Statistically, Perriman hasn’t fared too well in terms of yards after the catch, although he does have the speed to turn a short catch into a big gain. He had a 53-yard touchdown in 2016 where he caught a short pass and was basically untouched as he weaved through the defense.

Perriman doesn’t break many tackles, but he manages to do so to get some extra yardage on this play:

Blocking

Scouting reports indicate that Perriman gives a good effort as a blocker and that seems to be the case at the NFL level based on his film. However, his grades have generally been slightly below average and he’s had a couple of penalties while blocking.

He makes an excellent cut block here to allow the Bucs to convert on a 3rd-and-long screen pass.

Physicality

Perriman has been criticized in the past for a lack of aggressiveness when going after or coming back to the ball the ball. He further drew the ire of Ravens fans in 2017 on this play where he didn’t make much of an effort to contest the catch, leading to an interception:

Last season, especially as he played well down the stretch, it seemed like Perriman was being stronger and more competitive at the catch point and that may have been one of the main reasons his numbers took off. Hopefully he can carry that into next year too.

Special Teams

Perriman hasn’t contributed on special teams in college or the pros. He has only had a limited amount of snaps on special teams, mainly blocking on the kick return unit or on the hands team for onside kicks.

Instincts and Intelligence

One pattern with Perriman is that it often seems to take him a while to settle into his role when joining a new team or moving into a different system. He has shown hesitancy at times, presumably due to a lack of confidence in what he was doing.

While he doesn’t make many mental errors, Perriman has been flagged for one pre-snap penalty and did have this blown assignment that caused a fumble:

As a receiver, he shows an ability to adjust his route down the field to find an open spot or come back to the ball when plays get extended. He also showcased some natural instincts with his reaction on this play:

Perriman earned all-AAC academic honors during his sophomore year.

Attitude

Perriman hasn’t had issues with on or off-field discipline, but there have been some minor concerns about his approach to the game over his first few seasons.

One college teammate described Perriman as a team-first player, humble, positive and someone who loves the game, so he obviously has strong character.

However, he’s been described as an introvert and it’s been said that he will lose confidence quickly when facing adversity. He himself admitted he was “in a dark hole” as he battled injuries early on in his career.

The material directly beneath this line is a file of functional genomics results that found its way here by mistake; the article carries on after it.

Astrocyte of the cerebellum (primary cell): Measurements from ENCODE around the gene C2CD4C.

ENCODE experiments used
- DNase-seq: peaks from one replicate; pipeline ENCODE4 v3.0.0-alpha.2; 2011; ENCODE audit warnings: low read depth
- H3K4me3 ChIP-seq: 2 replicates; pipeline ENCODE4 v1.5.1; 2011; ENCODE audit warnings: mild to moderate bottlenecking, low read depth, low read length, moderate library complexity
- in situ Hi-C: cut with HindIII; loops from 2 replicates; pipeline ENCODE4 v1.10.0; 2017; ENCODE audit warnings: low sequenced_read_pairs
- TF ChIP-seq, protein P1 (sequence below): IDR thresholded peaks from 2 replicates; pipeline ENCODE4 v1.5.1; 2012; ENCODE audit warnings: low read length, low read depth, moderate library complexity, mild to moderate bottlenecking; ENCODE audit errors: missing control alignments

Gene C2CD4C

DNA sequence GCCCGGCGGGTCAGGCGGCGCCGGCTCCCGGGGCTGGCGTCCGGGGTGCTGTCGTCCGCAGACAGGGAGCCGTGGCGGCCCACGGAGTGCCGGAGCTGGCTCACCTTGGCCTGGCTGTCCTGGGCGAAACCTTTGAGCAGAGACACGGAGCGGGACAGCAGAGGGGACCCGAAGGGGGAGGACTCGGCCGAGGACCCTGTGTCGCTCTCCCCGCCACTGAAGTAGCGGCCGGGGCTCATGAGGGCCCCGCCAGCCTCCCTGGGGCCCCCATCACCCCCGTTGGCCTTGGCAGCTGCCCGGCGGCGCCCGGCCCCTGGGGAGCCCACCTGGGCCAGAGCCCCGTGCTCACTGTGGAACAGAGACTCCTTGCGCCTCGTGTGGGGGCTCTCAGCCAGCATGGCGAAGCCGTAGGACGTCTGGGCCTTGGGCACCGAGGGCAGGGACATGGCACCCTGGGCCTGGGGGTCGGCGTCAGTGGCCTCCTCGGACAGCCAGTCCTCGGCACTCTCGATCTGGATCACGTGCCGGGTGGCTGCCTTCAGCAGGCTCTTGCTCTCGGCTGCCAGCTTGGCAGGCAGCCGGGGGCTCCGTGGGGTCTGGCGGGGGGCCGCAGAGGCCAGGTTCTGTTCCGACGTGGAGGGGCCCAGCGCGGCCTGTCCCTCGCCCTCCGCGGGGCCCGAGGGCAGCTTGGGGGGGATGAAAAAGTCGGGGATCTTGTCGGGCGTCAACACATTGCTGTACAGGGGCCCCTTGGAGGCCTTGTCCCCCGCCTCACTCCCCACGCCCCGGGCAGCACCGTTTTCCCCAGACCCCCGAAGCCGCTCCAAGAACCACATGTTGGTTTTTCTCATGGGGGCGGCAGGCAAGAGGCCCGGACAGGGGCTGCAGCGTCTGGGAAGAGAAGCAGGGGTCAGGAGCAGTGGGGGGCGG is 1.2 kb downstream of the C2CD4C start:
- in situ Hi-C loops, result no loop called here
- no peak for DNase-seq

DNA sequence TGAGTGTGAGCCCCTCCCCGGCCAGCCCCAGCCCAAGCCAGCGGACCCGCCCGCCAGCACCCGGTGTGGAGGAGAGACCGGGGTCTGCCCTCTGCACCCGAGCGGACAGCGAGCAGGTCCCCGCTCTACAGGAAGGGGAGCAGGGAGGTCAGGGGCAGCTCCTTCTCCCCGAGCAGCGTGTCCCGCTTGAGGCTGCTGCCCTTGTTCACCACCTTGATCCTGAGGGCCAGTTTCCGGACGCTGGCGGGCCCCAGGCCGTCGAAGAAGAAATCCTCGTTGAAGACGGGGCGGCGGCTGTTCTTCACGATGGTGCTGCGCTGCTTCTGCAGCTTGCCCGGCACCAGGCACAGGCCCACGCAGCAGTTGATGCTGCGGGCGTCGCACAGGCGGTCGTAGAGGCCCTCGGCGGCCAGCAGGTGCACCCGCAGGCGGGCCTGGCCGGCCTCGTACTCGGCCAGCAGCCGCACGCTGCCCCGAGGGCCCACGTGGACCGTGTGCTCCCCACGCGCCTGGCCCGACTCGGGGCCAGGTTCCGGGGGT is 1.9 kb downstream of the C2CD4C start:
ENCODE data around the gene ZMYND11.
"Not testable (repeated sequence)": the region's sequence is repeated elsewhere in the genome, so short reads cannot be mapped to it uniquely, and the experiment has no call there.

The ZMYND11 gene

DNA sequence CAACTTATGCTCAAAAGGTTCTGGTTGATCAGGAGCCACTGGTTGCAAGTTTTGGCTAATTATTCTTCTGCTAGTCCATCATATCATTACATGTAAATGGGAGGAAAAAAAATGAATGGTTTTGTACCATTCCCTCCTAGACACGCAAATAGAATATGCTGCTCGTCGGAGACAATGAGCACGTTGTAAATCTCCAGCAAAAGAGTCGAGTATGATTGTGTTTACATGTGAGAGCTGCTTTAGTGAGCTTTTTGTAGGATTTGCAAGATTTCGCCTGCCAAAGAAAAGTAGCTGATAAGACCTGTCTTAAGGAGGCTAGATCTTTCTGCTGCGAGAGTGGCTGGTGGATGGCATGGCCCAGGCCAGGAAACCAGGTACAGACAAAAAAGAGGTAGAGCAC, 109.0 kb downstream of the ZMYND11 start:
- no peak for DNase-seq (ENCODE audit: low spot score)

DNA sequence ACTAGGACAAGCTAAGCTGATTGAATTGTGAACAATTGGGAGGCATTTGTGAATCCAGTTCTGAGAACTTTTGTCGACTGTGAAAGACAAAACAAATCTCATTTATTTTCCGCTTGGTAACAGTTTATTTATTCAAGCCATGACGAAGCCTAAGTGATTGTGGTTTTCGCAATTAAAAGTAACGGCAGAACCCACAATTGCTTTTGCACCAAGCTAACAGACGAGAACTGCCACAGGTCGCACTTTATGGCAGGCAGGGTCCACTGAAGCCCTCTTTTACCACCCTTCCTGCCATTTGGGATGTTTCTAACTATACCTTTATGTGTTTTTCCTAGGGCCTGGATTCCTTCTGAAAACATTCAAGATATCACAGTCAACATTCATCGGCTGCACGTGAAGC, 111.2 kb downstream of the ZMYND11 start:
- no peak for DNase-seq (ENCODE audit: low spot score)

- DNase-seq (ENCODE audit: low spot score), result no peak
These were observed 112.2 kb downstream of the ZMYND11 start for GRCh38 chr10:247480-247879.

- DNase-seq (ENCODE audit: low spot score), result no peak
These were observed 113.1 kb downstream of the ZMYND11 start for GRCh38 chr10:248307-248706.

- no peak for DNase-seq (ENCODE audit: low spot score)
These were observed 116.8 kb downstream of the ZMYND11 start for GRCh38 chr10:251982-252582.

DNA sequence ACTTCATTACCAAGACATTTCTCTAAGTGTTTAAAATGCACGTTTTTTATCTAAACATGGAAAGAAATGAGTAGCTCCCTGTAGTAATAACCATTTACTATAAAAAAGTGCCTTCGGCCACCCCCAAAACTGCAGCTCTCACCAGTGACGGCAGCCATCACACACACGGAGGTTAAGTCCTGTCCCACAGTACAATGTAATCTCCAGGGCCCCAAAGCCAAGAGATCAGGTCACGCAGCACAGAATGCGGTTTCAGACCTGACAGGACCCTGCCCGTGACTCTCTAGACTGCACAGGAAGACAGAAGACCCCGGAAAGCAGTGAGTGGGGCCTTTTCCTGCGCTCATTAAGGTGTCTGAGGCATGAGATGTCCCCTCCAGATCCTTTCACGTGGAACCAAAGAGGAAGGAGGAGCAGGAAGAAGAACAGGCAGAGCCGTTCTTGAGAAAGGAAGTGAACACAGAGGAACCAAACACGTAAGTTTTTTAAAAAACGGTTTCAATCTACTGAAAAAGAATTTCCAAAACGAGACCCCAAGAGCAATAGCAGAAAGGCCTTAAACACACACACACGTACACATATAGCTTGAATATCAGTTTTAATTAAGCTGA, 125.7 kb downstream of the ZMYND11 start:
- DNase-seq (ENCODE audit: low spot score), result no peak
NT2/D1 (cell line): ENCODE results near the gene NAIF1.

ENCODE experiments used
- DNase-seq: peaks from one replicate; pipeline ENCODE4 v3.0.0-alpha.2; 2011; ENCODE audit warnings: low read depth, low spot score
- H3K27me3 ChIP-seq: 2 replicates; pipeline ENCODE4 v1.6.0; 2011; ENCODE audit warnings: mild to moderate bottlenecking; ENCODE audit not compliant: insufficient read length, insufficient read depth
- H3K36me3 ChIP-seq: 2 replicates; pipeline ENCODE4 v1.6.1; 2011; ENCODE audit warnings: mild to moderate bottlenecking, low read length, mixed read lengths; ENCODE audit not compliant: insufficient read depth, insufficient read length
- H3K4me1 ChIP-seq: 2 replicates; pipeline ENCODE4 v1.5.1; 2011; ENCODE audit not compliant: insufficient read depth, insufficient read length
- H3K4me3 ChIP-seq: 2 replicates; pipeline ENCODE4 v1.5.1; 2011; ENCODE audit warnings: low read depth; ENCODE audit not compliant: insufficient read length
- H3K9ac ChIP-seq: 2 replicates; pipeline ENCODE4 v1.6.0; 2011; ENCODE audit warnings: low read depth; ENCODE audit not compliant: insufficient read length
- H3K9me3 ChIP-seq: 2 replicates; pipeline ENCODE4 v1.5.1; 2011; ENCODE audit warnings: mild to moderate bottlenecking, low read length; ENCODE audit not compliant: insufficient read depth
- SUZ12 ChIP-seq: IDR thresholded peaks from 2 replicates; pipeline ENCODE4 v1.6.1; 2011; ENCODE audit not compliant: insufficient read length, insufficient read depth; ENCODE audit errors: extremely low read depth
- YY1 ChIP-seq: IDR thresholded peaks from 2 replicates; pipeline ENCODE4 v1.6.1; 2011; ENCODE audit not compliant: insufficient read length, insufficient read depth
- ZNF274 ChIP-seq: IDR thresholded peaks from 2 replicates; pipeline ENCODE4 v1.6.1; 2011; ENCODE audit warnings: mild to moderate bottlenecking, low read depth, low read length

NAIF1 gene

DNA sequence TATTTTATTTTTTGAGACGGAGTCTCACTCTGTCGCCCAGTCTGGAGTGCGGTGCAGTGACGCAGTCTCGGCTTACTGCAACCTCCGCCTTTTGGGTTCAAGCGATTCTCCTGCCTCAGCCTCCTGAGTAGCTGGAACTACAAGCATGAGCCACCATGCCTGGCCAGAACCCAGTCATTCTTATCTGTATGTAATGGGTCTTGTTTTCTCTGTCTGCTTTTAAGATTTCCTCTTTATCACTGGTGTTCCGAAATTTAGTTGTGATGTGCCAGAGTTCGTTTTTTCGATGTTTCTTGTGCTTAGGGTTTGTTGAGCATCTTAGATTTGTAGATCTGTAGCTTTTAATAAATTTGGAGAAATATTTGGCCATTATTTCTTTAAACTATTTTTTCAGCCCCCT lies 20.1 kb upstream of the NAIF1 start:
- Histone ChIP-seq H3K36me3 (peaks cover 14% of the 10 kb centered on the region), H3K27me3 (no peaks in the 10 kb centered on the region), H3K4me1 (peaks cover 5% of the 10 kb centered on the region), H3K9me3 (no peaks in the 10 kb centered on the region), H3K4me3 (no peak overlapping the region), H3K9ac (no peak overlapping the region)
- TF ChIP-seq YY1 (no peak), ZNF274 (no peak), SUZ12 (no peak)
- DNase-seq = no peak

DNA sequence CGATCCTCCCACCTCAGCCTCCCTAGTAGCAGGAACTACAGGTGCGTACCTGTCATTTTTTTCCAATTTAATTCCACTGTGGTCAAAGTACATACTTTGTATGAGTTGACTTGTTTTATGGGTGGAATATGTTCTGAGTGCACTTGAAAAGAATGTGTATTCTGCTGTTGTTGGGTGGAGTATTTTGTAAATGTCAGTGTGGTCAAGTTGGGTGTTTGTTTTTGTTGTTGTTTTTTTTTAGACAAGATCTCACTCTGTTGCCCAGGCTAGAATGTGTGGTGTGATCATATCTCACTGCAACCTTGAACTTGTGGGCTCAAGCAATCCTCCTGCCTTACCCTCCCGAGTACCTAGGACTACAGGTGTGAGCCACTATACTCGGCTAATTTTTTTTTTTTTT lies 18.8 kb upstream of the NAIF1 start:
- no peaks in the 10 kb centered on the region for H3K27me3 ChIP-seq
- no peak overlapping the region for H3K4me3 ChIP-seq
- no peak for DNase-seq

It appears that John Harbaugh had lost some patience with him and was questioning his toughness during his rookie year as he aired his frustration over how long it was taking for Perriman to get healthy.

Injuries

The injury in his rookie year was a partial PCL tear which happened in training camp. He looked set to come back during the season but it kept getting delayed and eventually he was placed on injured reserve with the suggestion being that he had aggravated it and made it into a full tear.

Perriman missed most preseason in 2016 due to a partially-torn ACL during the offseason program and then missed the entire preseason in 2017 with a hamstring injury. However, the only game he missed due to injury during either season was due to a concussion. He missed four others due to being a healthy scratch in 2017 though.

Perriman also had a concussion in college, although that was suffered back in 2012.

Scheme Fit

Perriman has some close links to the Jets organization with Joe Douglas and Chad Alexander both having been on the Ravens’ front office staff when he was drafted. Also, Gregg Williams was his head coach for part of the 2018 season.

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His role with the Jets is obvious. He’s going to be the downfield threat to replace Anderson and the Jets will get a bargain if Perriman can produce at anything like the rate he did down the stretch.

Conclusions

Inevitably, this signing means that Perriman is destined to draw comparisons with Anderson. They’re actually pretty similar players with their ability to make plays down the field.

While Anderson is widely viewed as a one-trick pony who only runs go routes, anyone who has watched him develop over the past few years can see that this description sells him short. In fact, Perriman is arguably even more of a limited player than Anderson in terms of the routes he’ll run and where he can produce.

His ability to adjust and come down with the ball on downfield throws may be Perriman’s most impressive attribute and somewhere he could be better than Anderson, not that Anderson has been bad at this. Perriman also has a bigger frame, not that it’s helped him avoid any durability issues.